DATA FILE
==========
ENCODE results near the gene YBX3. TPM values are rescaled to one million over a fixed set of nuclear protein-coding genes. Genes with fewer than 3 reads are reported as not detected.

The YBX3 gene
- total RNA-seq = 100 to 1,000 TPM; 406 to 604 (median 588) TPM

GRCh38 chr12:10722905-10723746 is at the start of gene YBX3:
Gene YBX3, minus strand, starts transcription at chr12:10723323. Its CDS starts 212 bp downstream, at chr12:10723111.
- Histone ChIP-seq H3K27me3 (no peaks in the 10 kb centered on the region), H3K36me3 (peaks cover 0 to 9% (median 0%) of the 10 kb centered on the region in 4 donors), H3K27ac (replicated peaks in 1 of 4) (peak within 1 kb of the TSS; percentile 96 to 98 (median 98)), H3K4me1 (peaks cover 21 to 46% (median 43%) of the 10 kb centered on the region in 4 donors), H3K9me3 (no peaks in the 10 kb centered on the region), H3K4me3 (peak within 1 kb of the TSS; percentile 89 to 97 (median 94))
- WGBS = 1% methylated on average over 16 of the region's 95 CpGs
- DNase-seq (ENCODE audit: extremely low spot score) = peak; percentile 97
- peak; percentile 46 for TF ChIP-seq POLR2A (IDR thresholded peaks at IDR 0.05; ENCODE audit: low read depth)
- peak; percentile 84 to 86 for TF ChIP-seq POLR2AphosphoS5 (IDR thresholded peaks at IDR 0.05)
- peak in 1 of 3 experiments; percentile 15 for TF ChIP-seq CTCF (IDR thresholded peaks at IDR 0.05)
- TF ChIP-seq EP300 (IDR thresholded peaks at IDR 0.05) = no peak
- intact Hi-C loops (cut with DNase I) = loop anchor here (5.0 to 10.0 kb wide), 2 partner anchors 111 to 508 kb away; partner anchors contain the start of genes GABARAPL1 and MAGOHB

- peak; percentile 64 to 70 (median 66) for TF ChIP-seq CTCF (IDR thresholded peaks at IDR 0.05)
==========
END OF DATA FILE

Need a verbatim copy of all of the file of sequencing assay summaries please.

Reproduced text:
ENCODE results near the gene YBX3. TPM values are rescaled to one million over a fixed set of nuclear protein-coding genes. Genes with fewer than 3 reads are reported as not detected.

The YBX3 gene
- total RNA-seq = 100 to 1,000 TPM; 406 to 604 (median 588) TPM

GRCh38 chr12:10722905-10723746 is at the start of gene YBX3:
Gene YBX3, minus strand, starts transcription at chr12:10723323. Its CDS starts 212 bp downstream, at chr12:10723111.
- Histone ChIP-seq H3K27me3 (no peaks in the 10 kb centered on the region), H3K36me3 (peaks cover 0 to 9% (median 0%) of the 10 kb centered on the region in 4 donors), H3K27ac (replicated peaks in 1 of 4) (peak within 1 kb of the TSS; percentile 96 to 98 (median 98)), H3K4me1 (peaks cover 21 to 46% (median 43%) of the 10 kb centered on the region in 4 donors), H3K9me3 (no peaks in the 10 kb centered on the region), H3K4me3 (peak within 1 kb of the TSS; percentile 89 to 97 (median 94))
- WGBS = 1% methylated on average over 16 of the region's 95 CpGs
- DNase-seq (ENCODE audit: extremely low spot score) = peak; percentile 97
- peak; percentile 46 for TF ChIP-seq POLR2A (IDR thresholded peaks at IDR 0.05; ENCODE audit: low read depth)
- peak; percentile 84 to 86 for TF ChIP-seq POLR2AphosphoS5 (IDR thresholded peaks at IDR 0.05)
- peak in 1 of 3 experiments; percentile 15 for TF ChIP-seq CTCF (IDR thresholded peaks at IDR 0.05)
- TF ChIP-seq EP300 (IDR thresholded peaks at IDR 0.05) = no peak
- intact Hi-C loops (cut with DNase I) = loop anchor here (5.0 to 10.0 kb wide), 2 partner anchors 111 to 508 kb away; partner anchors contain the start of genes GABARAPL1 and MAGOHB

- peak; percentile 64 to 70 (median 66) for TF ChIP-seq CTCF (IDR thresholded peaks at IDR 0.05)